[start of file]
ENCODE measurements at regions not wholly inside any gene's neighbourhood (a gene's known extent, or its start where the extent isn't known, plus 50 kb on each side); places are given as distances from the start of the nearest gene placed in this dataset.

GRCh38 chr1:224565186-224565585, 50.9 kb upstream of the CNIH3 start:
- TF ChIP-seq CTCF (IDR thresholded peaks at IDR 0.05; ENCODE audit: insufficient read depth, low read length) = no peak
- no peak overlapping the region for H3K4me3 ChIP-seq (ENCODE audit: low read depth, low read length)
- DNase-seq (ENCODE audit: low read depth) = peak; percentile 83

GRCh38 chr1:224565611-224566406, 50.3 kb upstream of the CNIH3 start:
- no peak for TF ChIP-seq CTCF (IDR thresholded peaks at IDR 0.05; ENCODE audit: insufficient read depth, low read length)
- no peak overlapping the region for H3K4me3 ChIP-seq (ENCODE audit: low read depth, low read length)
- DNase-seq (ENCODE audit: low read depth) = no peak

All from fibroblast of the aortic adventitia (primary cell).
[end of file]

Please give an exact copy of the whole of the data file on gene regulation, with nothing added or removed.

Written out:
ENCODE measurements at regions not wholly inside any gene's neighbourhood (a gene's known extent, or its start where the extent isn't known, plus 50 kb on each side); places are given as distances from the start of the nearest gene placed in this dataset.

GRCh38 chr1:224565186-224565585, 50.9 kb upstream of the CNIH3 start:
- TF ChIP-seq CTCF (IDR thresholded peaks at IDR 0.05; ENCODE audit: insufficient read depth, low read length) = no peak
- no peak overlapping the region for H3K4me3 ChIP-seq (ENCODE audit: low read depth, low read length)
- DNase-seq (ENCODE audit: low read depth) = peak; percentile 83

GRCh38 chr1:224565611-224566406, 50.3 kb upstream of the CNIH3 start:
- no peak for TF ChIP-seq CTCF (IDR thresholded peaks at IDR 0.05; ENCODE audit: insufficient read depth, low read length)
- no peak overlapping the region for H3K4me3 ChIP-seq (ENCODE audit: low read depth, low read length)
- DNase-seq (ENCODE audit: low read depth) = no peak

All from fibroblast of the aortic adventitia (primary cell).